Jamaica’s logistics Hub Initiative is to get new life, says Prime Minister Andrew Holness, who declared the development of the logistics sector a national project.
Holness made the announcement last month during his contribution to the Budget Debate in the House of Representatives.
The prime minister said the Government intends to develop special economic zones where light manufacturing and assembly operations can be undertaken for the international market; create an environment to attract ‘anchor’ investors and other innovative knowledge-based firms to relocate their regional and international operations to Jamaica.
Holness pointed to the special economic zone (SEZ) law and regulations as critical components of the Logistics Hub Initiative, which will provide the legislative framework to attract manufacturing companies and technology firms to engage in value-added activities on goods trans-shipped through Jamaica. The Jamaica Special Economic Zone Authority (JSEZA) is the organisation established to regulate and facilitate the development of SEZs in Jamaica. The authority is currently working to oversee the enactment of the new regulations.
JSEZA TO FACILITATE TRANSITION
The Jamaica Special Economic Zone Authority, which is housed in the Ministry of Economic Growth and Job Creation, will be facilitating the transition from free zones to the special economic zone regime. JSEZA will regulate and supervise SEZs, while providing a policy direction for the development and sustainability of Jamaica’s economy through the administration of SEZs. Further, the authority is mandated to attract new and diverse investments in SEZs, while simultaneously providing a policy direction for the development and sustainability of Jamaica’s economy. The operations of the authority will seek to grow the Jamaican economy by increasing its production capacity through job creation.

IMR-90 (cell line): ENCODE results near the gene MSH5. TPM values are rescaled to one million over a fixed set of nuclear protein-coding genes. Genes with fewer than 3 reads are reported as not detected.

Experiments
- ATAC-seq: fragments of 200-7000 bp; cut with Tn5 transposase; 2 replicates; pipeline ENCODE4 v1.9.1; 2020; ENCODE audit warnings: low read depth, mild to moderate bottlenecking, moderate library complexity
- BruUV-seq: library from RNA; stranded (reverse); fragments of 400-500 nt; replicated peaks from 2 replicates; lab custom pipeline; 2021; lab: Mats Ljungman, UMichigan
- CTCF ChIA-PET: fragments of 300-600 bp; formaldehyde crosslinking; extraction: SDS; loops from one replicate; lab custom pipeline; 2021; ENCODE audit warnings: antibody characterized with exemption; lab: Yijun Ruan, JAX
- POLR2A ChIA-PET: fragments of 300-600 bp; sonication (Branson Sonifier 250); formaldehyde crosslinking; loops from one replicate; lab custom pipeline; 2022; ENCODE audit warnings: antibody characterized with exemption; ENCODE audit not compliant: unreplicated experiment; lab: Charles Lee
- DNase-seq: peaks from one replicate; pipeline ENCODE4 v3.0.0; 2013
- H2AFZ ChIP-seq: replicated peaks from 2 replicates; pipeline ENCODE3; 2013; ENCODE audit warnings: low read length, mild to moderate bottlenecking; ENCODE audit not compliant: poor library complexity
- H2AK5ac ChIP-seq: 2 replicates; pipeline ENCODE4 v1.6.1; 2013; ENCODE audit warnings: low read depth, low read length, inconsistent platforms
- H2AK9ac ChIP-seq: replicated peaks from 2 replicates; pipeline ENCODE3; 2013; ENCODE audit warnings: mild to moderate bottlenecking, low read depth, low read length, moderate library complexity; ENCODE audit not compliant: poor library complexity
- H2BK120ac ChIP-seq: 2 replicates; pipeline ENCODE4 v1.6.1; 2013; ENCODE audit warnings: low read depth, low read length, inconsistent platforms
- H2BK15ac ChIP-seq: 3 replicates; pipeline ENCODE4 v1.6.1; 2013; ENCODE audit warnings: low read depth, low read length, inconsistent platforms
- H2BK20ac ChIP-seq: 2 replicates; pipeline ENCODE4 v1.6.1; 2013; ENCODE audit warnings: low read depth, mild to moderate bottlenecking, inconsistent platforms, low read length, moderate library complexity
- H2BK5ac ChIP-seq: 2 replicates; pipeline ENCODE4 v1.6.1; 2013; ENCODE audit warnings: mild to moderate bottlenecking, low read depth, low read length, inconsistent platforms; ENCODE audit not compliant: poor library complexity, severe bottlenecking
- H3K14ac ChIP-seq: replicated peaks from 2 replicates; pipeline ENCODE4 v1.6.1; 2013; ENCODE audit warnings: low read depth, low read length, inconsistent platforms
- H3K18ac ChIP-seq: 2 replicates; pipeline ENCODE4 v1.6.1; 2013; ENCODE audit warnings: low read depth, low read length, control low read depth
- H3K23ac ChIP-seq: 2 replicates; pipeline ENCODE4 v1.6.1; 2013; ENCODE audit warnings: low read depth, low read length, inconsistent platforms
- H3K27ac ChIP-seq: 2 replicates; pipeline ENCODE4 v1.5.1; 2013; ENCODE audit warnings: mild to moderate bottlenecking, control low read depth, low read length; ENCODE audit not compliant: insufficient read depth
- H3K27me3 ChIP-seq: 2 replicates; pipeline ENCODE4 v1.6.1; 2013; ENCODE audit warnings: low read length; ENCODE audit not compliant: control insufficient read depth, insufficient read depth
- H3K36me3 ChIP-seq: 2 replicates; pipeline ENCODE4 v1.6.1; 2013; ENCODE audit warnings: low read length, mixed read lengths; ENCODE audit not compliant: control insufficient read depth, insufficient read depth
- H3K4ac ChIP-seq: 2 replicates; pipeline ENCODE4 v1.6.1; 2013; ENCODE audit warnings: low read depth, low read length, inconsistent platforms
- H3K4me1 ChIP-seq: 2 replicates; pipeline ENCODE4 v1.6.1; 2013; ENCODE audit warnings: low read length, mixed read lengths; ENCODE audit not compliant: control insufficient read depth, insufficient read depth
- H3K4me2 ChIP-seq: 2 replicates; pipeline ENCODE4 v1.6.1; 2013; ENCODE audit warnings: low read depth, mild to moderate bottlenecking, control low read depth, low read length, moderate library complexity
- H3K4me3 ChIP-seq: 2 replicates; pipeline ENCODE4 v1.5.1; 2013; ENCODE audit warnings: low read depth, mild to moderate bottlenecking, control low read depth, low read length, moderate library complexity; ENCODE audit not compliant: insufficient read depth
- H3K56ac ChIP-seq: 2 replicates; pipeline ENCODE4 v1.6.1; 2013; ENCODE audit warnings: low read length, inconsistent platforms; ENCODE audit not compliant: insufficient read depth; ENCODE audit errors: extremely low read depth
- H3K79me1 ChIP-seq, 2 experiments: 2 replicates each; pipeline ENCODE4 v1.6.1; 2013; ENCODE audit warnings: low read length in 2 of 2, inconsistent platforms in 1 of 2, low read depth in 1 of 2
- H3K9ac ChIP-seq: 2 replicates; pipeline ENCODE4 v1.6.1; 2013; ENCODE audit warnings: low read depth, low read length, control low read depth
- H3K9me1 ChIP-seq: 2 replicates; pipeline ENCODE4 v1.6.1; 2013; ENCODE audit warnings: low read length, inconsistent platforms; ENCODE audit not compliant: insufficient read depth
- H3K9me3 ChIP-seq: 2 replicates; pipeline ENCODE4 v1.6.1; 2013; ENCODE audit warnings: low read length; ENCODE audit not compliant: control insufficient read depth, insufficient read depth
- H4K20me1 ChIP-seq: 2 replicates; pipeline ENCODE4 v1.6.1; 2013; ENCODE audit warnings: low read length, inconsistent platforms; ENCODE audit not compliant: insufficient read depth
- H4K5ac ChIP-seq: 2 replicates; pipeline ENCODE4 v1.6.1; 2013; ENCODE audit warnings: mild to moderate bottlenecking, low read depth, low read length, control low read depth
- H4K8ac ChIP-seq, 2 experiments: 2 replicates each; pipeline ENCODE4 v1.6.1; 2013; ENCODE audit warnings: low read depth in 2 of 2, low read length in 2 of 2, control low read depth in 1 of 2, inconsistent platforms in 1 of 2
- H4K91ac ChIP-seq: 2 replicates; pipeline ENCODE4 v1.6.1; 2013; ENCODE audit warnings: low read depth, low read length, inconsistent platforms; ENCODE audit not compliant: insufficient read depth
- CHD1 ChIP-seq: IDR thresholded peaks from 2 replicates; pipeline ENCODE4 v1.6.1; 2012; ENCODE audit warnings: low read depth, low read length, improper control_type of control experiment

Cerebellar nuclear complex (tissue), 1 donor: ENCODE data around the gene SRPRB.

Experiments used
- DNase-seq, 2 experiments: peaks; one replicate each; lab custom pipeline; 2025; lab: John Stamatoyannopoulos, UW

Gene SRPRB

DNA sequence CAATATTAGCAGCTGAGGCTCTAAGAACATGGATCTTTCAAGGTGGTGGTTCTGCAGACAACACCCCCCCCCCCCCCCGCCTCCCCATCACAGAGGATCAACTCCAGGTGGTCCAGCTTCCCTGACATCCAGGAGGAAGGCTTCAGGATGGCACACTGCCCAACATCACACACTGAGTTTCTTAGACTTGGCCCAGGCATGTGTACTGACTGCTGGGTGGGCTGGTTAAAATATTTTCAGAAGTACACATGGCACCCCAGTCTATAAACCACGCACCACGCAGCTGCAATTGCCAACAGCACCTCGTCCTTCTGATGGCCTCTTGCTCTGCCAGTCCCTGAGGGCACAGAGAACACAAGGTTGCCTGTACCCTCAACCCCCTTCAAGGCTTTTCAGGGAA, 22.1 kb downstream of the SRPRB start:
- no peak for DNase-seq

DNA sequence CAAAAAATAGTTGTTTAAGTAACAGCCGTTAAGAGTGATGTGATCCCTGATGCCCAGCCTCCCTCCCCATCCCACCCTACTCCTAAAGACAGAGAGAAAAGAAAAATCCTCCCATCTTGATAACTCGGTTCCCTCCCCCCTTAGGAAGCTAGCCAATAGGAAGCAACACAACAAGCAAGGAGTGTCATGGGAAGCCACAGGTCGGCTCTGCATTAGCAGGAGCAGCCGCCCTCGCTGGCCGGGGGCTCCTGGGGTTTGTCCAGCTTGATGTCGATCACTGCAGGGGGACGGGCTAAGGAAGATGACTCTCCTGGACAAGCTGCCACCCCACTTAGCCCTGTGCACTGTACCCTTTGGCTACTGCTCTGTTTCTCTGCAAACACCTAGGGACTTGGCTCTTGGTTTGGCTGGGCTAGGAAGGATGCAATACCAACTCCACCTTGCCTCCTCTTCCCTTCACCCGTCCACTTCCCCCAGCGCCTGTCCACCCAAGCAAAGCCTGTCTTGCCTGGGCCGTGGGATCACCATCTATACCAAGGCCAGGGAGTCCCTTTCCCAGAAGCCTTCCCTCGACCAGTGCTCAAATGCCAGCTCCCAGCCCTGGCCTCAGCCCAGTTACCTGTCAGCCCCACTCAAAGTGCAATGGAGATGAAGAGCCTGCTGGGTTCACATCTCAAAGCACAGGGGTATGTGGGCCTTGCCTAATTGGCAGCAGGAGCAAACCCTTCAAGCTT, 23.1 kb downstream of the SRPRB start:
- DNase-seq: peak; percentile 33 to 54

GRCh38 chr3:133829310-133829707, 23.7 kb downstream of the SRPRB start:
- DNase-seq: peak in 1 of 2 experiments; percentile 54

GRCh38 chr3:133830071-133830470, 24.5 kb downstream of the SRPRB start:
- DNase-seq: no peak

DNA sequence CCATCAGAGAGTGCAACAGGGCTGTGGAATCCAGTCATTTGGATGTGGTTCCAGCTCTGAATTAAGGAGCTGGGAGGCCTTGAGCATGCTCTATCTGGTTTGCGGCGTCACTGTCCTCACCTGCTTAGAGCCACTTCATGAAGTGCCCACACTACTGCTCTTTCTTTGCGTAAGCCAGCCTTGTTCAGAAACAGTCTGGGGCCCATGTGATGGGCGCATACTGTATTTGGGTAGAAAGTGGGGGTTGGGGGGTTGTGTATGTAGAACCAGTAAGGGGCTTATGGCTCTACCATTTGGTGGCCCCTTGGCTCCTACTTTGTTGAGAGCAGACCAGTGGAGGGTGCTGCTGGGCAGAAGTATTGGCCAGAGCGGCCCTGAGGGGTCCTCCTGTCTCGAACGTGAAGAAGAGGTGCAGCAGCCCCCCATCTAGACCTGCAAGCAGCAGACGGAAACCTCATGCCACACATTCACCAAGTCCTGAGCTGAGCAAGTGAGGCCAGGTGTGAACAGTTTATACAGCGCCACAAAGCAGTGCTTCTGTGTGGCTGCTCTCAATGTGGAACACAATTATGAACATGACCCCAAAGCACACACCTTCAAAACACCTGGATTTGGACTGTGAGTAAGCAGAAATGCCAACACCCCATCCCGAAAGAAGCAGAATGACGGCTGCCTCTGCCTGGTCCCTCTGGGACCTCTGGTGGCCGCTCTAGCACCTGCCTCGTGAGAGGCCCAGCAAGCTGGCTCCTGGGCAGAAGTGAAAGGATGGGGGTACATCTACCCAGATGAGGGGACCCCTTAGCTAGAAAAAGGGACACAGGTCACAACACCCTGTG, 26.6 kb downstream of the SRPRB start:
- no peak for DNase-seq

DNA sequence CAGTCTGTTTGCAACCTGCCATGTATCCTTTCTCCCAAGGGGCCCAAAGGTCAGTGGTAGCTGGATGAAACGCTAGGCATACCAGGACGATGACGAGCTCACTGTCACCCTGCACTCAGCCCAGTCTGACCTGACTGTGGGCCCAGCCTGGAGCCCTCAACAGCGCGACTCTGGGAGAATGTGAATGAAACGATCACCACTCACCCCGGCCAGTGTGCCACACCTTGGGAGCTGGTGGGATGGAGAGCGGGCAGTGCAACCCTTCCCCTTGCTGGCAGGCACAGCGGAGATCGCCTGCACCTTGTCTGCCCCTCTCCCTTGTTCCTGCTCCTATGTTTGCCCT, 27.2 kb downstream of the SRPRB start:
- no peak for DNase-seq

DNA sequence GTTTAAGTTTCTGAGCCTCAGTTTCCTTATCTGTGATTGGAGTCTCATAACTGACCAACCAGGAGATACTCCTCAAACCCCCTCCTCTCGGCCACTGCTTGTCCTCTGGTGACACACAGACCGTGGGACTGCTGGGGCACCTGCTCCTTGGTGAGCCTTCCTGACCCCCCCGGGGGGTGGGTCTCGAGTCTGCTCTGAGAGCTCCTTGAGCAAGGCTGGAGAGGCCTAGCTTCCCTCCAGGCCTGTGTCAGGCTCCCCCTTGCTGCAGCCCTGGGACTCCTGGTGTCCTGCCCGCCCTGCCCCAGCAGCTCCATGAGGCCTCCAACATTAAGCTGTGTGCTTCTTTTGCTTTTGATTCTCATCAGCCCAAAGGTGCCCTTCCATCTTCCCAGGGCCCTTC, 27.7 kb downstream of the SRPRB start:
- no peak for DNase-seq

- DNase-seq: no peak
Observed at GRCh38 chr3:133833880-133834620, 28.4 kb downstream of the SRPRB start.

The SEZ legislation, which was enacted August 1, 2016, and resulted in the repeal of the Jamaica Export Free Zone Act, will move Jamaica into a new age of trade and development. An integrated approach has been taken in order to ensure that the environment is conducive to the growth of both goods-producing and service industries. Importantly, the Customs Act is also being revised to make it more supportive of the development of logistics operations linked to the trans-shipment addition of value to goods through the island’s special economic zones, seaports and airports.
… Development a must for boosting economic growth
Prime Minister Andrew Holness has declared the development of the logistics sector key to achieving targets such as making Kingston “the leading trans-shipment terminal in the region in 2018”, and, ultimately, boosting economic growth and job creation.
The latter push is of critical importance to arriving at the five per cent GDP growth promised by the end of the financial year 2020-2021.
“Jamaica has to use all of its advantages in the pursuit of sustainable economic growth and development,” Holness told lawmakers.
Two major milestones in the roadmap to support the development of Jamaica as a logistics hub are currently being funded by the Foundations for Competitiveness and Growth (FCG) Project which is a loan programme from the International Bank of Reconstruction and Development (the World Bank). In the first instance, US consultancy firm Nathan Associates Inc is due to present, by July 2017, an industry analysis and master plan that is expected to guide the development plan for the Logistics Hub Initiative. Second, the feasibility study for the large-scale Caymanas Special Economic Zone is currently underway.
The Government is encouraged by the efforts of private-sector investors to take up the challenge to further develop logistics operations on numerous strategically located parcels of land for the construction of warehousing and to facilitate manufacturing, assembly, business process outsourcing, and other value-added activities.